on the job: george lanter

What is your job and how long have you been with the UI?

I'm a dairy and food plant attendant at the pilot processing plant.

A pilot processing plant is a smaller version of what's happening in industry. We have the same equipment as food processing plants, but in a scaled down version. I started at the UI in 1976 in the Dairy Manufacturing Building. I'm in the department of food science and human nutrition.

What does your job entail?

My work has changed tremendously over the past couple of years, but my job has three basic areas. I run the food-processing equipment for the food science and human nutrition classes in the pilot processing plant. I set up the equipment, get the raw materials and schedule the [use of] equipment. The second area is research. There is a lot of research in the department by our graduate students and from neighboring departments. I make sure they have the supplies and equipment they need and adapt equipment for the research. I try to keep costs low by begging or borrowing items and picking people's brains to build the equipment they need, if possible. I also do maintenance. There are 80 pieces of equipment, pumps and electrical systems. I keep it all in working order. I instruct the graduate students on how to run the equipment. We have a large refrigeration system that I also maintain. I also schedule major repairs with the physical plant. In addition, I serve on the Ag Engineering Open House steering committee. We begin planning the event in October and it's usually held in late February or early March. I also work with the Food Science and Human Nutrition Club and help with their activities throughout the year. I also give tours to high school students, prospective students, dignitaries, professors from the UI and other universities, public groups and students from other colleges at the UI.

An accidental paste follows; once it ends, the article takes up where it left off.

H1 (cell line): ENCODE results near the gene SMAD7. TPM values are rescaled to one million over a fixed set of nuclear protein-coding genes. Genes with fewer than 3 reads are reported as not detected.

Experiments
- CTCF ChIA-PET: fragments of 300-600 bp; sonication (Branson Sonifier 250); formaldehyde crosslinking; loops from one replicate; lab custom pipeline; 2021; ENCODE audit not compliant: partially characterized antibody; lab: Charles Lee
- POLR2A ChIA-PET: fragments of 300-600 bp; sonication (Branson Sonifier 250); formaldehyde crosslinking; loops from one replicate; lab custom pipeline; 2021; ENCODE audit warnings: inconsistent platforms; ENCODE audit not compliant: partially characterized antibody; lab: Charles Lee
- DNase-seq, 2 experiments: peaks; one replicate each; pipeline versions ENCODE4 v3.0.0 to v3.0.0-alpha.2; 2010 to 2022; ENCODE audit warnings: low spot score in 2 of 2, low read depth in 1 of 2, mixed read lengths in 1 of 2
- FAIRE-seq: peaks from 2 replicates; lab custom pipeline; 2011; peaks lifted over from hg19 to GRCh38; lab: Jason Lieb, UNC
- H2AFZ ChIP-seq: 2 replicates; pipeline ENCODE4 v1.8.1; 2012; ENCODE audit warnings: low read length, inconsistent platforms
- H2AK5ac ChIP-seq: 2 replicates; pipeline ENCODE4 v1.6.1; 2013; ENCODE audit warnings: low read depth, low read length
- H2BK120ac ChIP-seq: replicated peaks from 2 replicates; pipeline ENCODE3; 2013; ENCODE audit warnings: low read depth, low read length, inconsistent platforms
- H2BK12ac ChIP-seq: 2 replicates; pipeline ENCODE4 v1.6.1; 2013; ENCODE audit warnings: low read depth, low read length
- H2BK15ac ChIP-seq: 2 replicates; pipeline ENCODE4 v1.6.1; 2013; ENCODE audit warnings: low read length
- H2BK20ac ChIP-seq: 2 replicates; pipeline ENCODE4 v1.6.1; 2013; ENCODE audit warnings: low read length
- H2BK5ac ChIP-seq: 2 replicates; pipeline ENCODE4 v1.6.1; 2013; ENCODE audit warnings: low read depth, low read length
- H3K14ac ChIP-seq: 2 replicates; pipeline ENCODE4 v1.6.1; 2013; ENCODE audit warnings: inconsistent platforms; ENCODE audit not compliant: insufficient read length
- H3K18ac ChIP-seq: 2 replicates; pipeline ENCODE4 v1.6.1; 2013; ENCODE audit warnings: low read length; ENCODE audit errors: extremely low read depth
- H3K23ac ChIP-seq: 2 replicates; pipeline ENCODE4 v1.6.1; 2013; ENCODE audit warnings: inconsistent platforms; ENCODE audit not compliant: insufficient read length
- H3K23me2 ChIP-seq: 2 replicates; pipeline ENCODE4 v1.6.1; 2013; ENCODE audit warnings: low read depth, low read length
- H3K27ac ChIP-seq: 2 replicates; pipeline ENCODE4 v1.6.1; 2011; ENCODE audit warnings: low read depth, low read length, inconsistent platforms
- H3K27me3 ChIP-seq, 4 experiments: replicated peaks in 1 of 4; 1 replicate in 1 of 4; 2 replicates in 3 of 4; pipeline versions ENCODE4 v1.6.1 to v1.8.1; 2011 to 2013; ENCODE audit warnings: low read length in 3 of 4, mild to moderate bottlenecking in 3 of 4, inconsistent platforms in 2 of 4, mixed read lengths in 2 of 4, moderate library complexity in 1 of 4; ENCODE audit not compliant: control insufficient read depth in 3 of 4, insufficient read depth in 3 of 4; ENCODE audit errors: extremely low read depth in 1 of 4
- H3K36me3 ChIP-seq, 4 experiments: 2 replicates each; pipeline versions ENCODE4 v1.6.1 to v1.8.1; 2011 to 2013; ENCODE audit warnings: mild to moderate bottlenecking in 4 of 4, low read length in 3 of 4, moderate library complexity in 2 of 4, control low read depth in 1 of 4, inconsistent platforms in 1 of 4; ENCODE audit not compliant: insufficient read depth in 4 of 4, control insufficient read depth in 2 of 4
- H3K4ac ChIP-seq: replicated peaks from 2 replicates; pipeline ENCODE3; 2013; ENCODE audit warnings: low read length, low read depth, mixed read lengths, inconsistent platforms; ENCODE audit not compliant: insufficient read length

What kind of equipment do you have in the labs?

We're fortunate to be able to offer students a wide variety of processing techniques. We can do pasteurization, homogenization, separation, freeze drying, canning, steam canning, ultra-high-temperature pasteurization, cheese making for cottage and cheddar cheeses, evaporation processes, steam oven drying of grains and other materials, an extruder, a variety of steam kettles for working with oils and various other liquids, a steam blanching table for vegetables and fruit, cold rooms to store products at different temperatures (a minus 20 F large walk-in freezer, a minus 10 F room and a zero F room and a 34-degree refrigerated walk-in area). We also have a large 3,000 gallon ice-building system which pumps water to various parts of the pilot plant to serve our processing needs.

What do you enjoy about this job?

I'm fortunate to be part of a department that's continually growing in size and stature. It's exciting for me. The administration encourages us to grow with it and take on new responsibilities. Also I've maintained a lot of friendships with people who have graduated and are all over the country. One of the best things about the job is we're doing something to help people. Food is very international. We help our own farmers as well as farmers throughout the world. I'm lucky to be involved with the best and brightest and can help in my small way. It's a satisfying way for me to spend my life.

­ Nancy Koeneman


Comments to: Inside Illinois Editor Doris Dahl, (217) 333-2895, d-dahl2@illinois.edu

More about Inside Illinois and its staff
Back to this issue's index
Back to the Inside Illinois Index Page

Back to the U. of I. News Bureau

University of Illinois at Urbana-Champaign